Dr Christopher Brown

Dr Christopher Brown

Lecturer

Researcher profile

Phone
+44 (0)1334 46 1629
Email
cmb21@st-andrews.ac.uk

 

Biography

I am a lecturer with a background in refactoring and parallel programming. My research is about making it as easy as possible for software developers to write parallel programs; making their software faster, safer and more sustainable. 

I am currently Principal Investigator on the EPSRC Energise project, researching into new techniques to refactor and schedule parallel C software for energy optimisation. 

I was previously Principle Investigator on the EU Teamplay project, looking into providing new techniques for developers to specify energy, time and security specifications in C programs for embedded systems.

Prior to that, I worked as a research assistant at St Andrews, contributing to a number of EU grants on refactoring and parallelism (ParaPhrase, Rephrase). I also have commercial experience, being CTO-Elect on a potential spin-out venture from St Andrews, through a Scottish Enterprise funded project to commercialise our refactoring tools. This resulted in ParaFormance: a tool suite for C and C++ software to enable developers to write multi-core code. I am very interested in new commercial exploitation, so please contact me if you are interested. 

I am a member of the Programming Languages group. 

Teaching

Undergraduate Modules:

  • CS3050 Logic and Reasoning (Autumn 2022-)
  • CS4201: Programming Language Design and Implementation (Autumn 2019- )
  • CS4204: Concurrency and Multi-Core Architectures (Spring 2019- )
  • CS3104: Operating Systems (Autumn 2021)

Postgraduate Modules:

  • CS5031: Software Engineering Practice (Spring 2023 - )

Research areas

My publications can be found on PUREGoogle Scholar and Research Gate.

Twitter: @chrismarkbrown

My main area of research is in Programming Languages: refactoring, parallelism, semantics, compilers. I am a member of the Programming Languages Group at St Andrews.

  • Parallel Programming
    • Parallel programming, tools, languages, compilers, run-time systems, libraries, algorithms, schedulers, GPUs, energy-aware parallelism...
    • Semantics and verification of parallel programs
    • Parallel pattern (and skeleton) libraries
    • Parallelism safety
    • Removal of legacy concurrency
  • Refactoring
    • Transforming sequential programs into parallel versions
    • Proving correctness and general soundness of refactoring and program transformation, using verification techniques such as dependent types
    • Building refactoring tools to help developers write parallel programs
    • Optimising programs for energy efficiency, using compiler and refactoring techniques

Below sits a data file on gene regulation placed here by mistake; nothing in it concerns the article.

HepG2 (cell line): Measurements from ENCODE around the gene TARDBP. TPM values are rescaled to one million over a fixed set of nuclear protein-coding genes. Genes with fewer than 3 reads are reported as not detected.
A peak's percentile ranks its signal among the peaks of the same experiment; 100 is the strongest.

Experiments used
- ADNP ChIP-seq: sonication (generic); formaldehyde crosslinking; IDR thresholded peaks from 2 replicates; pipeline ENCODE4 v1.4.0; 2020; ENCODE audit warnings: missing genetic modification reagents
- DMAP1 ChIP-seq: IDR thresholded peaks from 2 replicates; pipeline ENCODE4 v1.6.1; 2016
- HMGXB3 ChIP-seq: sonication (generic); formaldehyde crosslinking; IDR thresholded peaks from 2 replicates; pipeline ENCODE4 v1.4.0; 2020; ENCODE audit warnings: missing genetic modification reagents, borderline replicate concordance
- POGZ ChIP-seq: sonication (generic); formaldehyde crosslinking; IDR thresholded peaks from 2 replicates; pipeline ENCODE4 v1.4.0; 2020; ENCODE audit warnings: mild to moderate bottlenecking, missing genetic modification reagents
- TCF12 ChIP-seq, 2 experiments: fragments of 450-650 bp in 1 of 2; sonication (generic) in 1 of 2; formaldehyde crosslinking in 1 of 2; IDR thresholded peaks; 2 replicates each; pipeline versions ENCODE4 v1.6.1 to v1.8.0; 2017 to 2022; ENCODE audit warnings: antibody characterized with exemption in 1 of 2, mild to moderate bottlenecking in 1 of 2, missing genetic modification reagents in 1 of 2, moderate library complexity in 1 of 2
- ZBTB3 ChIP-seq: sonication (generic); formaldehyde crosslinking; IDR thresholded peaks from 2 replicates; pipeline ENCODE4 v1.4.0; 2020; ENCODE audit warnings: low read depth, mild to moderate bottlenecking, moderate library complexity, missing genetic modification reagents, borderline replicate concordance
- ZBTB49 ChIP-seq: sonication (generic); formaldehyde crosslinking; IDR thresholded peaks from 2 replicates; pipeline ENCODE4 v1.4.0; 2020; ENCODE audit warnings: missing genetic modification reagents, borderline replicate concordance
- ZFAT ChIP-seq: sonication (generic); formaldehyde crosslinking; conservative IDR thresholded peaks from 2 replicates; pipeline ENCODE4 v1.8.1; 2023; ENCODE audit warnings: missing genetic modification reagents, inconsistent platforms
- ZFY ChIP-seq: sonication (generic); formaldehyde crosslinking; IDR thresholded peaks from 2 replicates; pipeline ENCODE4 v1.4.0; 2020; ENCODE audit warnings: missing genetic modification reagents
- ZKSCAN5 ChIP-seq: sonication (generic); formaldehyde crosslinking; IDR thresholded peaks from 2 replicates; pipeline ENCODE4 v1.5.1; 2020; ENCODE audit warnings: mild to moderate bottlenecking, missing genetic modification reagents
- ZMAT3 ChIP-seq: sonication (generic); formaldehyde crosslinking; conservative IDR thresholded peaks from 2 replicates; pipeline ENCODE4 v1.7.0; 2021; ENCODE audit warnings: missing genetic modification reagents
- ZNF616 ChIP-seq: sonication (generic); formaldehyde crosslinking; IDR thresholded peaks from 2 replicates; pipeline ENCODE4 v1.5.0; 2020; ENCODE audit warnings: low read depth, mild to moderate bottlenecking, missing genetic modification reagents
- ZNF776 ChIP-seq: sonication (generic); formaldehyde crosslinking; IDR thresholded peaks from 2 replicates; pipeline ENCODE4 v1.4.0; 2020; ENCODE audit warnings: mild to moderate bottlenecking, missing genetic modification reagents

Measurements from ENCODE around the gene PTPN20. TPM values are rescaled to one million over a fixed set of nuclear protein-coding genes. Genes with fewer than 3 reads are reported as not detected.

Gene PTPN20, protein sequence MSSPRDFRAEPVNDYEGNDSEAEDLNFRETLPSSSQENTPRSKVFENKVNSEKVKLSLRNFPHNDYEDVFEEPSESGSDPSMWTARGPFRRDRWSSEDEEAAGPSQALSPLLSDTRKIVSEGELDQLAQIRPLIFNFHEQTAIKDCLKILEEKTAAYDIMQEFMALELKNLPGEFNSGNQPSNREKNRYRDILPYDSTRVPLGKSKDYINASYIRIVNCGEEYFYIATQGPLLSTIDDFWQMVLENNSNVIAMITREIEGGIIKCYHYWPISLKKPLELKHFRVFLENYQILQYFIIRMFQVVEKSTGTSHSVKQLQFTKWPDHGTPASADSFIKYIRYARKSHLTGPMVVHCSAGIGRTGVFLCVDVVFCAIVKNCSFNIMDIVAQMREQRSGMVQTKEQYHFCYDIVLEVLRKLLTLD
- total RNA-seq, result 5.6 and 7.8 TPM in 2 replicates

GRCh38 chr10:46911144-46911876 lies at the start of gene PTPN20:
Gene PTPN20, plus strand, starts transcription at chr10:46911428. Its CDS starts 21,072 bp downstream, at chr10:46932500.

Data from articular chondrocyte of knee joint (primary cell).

• Programming Languages
    • Compilers, static semantics, code generation, instruction selection
    • Non-functional properties such as energy-efficiency
    • Semantics of programming languages
    • Correctness, verification and general soundness of compilers

Current projects and activities:

  • EPSRC: Energise: Refactorings and Skeletons for Energy-Aware Applications on High-Performance Embedded Systems (EPSRC)
    EPSRC project. April 2021 - March 2024.
    The Energise project aims to develop new, formally-motivated, refactorings and transformations that reduce energy consumption for embedded multi-core devices. This includes implementing refactorings for target languages such as C; proving general soundness of the refactorings using e.g. dependent types; developing new programming abstractions (skeletons) for abstracting common energy-reducing programming patterns; running experiments; writing proofs of correctness, etc.
  • TeamPlayTeamPlay - Time, Energy and security Analysis for Multi/Many-core heterogenous PLAtforms (EU - Horizon 2020)
    EU Horizon 2020 project. January 2018 - June 2021.
    The TeamPlay project aims to develop new, formally-motivated, techniques that will allow execution time, energy usage, security, and other important non-functional properties of parallel software to be treated effectively, and as first- class citizens. We will build this into a toolbox for developing highly parallel software for low-energy systems, as required by the internet of things, cyber-physical systems etc.

Open-Source Software:

  • Skel: Skel is a parallel programming library for Erlang that implements common parallel patterns and skeletons.
  • ParaFormance: A refactoring tool suite for developing parallel applications in C and C++.
  • CSL: Contract Specification Language is a library implented in Idris to allow developers to reason about non-functional properties of their C and C++ applications.

Selected publications

 

See more publications